As a matter of fact, the ancient Highlander, or at least the Highlander of the later middle ages, was very temperate in food and drink. No doubt he now and then indulged in frantic ' spreeing,' especially after a more than commonly successful foray; but as a rule he despised luxury and eschewed both gluttony and drunkenness. He broke his fast with a light meal, and took nothing more till in the evening he dined in the great hall of his chief. Here the character and quality of the food provided were regulated to some extent by the rank of the guest. But all ate sparingly: corpulence—pace Sir John Falstaff an inconvenient endowment for the professional thief—being held in high abhorrence.
It is quite sad to think now that Scotland is one of the places of the world most affected by bad food. Rates of heart disease, alcoholism, and obesity are unusually high there. People think of soda and shortbread as being "traditional foods." I would say the dietary history of oppression of indigenous customs and adoption of cheap poverty foods as "traditional" is quite similar to what has happened with Native Americans or Pacific Islanders. There may also be some genetic predispositions unique to people who were hunter-gatherers (or mostly hunter-gatherers) until somewhat recently.
Also, it explains how Andrew's potato skepticism may be an ancient cultural trait...
In hunting, the flesh was occasionally eaten raw, after the blood was squeezed out; but the Irish were more accustomed to this barbarous food, and Campion remarks, that the flesh thus swallowed "was boyled in their stomaks with aqua vitae, which they swill in after such a surfeite by quarts and pottles." They also, he says, bled their cattle, and baked the curdled blood spread with butter. A French writer, some centuries ago, describes Scotland as "pauvre en or, et en argent, mais fort bon en vivres;" and again, "assez des veaux et vaches, et par le moyen la chair est a bon compte."
So after the silly article in NPR, a lot of people simply said that paleo is definitely not about grain-fed meat. But I find a lot of people who purchase "alternative" products are eating grain-fed meat without even knowing it, simply because it's pretty hard to do commercially viable chicken or pork without it. I and others have worked on models, but they aren't coming to a store near you anytime soon.
And for poultry, even if it's from a farmer's market, it's not often free-range in the way you might think of it. In NYC there was one farm selling poultry and I read about how they wouldn't allow people tours to their farm. When I looked closer, I realized that was because while the poultry wasn't in individual cages, they were kept in dark sheds. But it was a small family farm, so what can you say? I guess it's hard for people to believe that such a place could do wrong.
Philosophically, I like to have livestock living as close to how an animal would live in nature as possible. I know people will argue that chickens are safer in dark sheds, but people argue people are safer with irradiated food. In a natural system, some animals don't come home. Some animals die. They fall prey to raccoons or coyotes or accidents. That's a loss economically, but philosophically I'd rather have the animals survive on their own terms, fully using all their muscles and ancient survival instincts, than shut up in a shed. Perhaps I'm more sentimental than I give myself credit for.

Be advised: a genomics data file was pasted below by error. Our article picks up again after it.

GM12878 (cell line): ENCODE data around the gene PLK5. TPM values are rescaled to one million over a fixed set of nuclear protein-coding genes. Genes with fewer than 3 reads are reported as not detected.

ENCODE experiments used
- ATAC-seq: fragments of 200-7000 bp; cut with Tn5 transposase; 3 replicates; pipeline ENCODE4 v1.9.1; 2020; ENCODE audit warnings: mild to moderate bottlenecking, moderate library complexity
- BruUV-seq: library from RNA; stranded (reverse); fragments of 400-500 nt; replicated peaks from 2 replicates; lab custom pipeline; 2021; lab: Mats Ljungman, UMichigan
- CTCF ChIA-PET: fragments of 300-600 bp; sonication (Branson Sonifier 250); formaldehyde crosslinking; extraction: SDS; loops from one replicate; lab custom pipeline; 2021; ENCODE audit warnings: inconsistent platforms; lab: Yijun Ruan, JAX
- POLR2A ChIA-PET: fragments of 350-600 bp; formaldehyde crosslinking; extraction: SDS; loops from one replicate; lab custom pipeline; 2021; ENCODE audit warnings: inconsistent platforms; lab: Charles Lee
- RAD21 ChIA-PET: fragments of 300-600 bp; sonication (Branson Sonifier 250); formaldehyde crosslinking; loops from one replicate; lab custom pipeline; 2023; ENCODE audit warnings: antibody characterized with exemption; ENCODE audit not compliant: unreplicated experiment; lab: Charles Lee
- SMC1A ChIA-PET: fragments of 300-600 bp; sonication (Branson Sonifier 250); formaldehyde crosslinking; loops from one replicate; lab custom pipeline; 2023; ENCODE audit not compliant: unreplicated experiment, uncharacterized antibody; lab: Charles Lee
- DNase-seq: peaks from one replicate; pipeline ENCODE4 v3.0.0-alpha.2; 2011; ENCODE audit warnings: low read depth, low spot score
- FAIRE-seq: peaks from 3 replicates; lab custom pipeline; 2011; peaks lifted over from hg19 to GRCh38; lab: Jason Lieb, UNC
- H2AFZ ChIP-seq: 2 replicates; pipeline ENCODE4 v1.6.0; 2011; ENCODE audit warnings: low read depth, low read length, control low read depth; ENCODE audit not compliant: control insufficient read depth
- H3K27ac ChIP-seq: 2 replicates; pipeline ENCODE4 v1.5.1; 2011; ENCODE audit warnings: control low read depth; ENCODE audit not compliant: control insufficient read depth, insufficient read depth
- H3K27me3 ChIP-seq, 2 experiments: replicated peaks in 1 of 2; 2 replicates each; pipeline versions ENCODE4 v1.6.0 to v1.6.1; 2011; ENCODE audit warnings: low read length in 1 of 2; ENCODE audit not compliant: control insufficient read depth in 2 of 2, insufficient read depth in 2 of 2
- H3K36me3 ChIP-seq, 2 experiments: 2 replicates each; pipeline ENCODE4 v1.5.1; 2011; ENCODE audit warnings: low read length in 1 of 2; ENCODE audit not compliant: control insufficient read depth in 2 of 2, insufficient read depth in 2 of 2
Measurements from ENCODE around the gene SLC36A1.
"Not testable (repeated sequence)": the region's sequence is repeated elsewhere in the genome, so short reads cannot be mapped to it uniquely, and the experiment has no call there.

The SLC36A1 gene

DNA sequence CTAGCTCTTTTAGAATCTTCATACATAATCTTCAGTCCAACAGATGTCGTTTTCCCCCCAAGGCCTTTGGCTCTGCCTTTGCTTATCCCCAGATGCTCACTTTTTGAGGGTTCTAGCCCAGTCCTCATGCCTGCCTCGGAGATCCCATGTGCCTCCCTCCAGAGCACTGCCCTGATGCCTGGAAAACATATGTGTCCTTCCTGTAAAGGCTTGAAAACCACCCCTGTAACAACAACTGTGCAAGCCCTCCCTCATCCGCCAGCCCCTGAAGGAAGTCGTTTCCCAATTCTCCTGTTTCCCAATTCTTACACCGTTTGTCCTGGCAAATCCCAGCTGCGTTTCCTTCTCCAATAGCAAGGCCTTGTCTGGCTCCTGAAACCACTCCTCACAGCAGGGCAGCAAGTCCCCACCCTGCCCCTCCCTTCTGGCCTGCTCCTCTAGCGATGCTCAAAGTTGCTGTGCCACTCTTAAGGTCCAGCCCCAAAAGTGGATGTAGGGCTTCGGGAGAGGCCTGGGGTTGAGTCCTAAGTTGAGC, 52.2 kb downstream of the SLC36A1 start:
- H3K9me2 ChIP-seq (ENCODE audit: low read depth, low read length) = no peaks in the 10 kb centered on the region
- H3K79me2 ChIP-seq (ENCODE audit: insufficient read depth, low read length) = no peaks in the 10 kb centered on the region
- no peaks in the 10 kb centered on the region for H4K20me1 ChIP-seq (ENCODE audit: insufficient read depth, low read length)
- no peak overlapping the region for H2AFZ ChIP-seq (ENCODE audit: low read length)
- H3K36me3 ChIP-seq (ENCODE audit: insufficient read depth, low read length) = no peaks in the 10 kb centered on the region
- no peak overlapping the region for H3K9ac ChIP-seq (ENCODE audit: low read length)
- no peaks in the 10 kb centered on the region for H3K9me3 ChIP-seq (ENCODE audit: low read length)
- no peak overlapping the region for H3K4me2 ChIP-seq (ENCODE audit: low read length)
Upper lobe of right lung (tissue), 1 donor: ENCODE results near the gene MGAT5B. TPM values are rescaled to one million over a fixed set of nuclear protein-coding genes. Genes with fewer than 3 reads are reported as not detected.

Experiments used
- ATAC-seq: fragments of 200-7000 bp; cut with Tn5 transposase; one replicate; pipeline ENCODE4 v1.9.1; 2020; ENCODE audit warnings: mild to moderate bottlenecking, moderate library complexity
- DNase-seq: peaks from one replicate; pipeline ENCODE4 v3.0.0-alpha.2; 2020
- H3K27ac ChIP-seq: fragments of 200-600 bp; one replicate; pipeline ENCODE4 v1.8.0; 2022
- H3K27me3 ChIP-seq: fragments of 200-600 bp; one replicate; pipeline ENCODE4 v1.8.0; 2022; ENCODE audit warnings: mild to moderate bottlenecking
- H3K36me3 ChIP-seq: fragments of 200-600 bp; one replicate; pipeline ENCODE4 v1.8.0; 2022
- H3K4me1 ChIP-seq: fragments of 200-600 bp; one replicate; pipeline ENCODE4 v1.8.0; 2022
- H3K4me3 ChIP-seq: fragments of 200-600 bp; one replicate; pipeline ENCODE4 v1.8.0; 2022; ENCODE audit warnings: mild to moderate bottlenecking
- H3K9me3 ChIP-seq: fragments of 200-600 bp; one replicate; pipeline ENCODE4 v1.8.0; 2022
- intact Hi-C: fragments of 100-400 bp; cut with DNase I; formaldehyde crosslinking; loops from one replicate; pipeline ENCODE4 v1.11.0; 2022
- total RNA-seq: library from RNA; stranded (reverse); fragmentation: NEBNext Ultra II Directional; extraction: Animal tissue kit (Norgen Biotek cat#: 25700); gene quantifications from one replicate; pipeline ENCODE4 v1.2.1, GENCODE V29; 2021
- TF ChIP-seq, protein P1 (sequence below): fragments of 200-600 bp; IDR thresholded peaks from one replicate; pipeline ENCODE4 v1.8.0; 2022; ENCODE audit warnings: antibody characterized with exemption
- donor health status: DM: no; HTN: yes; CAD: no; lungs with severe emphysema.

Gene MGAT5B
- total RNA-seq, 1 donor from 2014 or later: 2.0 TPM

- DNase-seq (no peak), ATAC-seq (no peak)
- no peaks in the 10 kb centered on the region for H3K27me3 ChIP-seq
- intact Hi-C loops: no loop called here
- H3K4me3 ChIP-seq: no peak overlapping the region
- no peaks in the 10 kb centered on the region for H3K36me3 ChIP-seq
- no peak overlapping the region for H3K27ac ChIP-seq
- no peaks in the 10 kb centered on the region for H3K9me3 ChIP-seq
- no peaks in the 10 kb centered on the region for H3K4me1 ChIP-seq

Historically chickens and pigs were secondary production methods. They ate waste from the other crops produced on the farm. This was a sustainable method and what is highlighted in Simon Fairlie's book.
But if I were supplying a cafeteria this way, most of the time they wouldn't get chicken and when they did, it would be a smaller mostly-dark meat chicken. As I've written before, I think it's not a bad thing to have less chicken or pork, as these meats are generally nutritionally inferior to ruminant meats. I think these birds are delicious and most of the world agrees with me, but Americans want their chicken breasts.
And so even small sustainable farmers are giving it to them. And I think it's at the expense of making the pastured model truly grass-fed and truly pastured. If you are putting deformed modern industrial chicken breeds (the Persians or Pugs of chickens in terms of their deformities and health problems acquired because of breeding to please humans rather than overall function) in a cage on pasture and feeding them grains...that's better than factory farming, but how much?
Here are some pictures of farms I've dealt with:
This is the chicken tractor with Cornish Cross method Salatin made famous. These birds are being produced for a "green" restaurant that serves chicken every night. I didn't talk with this farmer about the behavior of these chickens, but at these densities I think bullying becomes an issue, but maybe not since this breed is basically a catatonic walking breast. In Eating Animals, a pastured poultry farmer named Frank Reese says:
Michael Pollan wrote about Polyface Farm in The Omnivore’s Dilemma like it was something great, but that farm is horrible. It’s a joke. Joel Salatin is doing industrial birds. Call him up and ask them. So he puts them on pasture. It makes no difference. (113)
"OK," he concedes. "You know what, that's fine if you want to do that. I'm not opposed to heritage breeds. We have some heritage breeds. Here's the problem though: marketability. When you say: 'Can we feed the world?', we're not going to turn around the system by feeding only 10% of the population. We gotta feed 90%."
You don't think people will pay…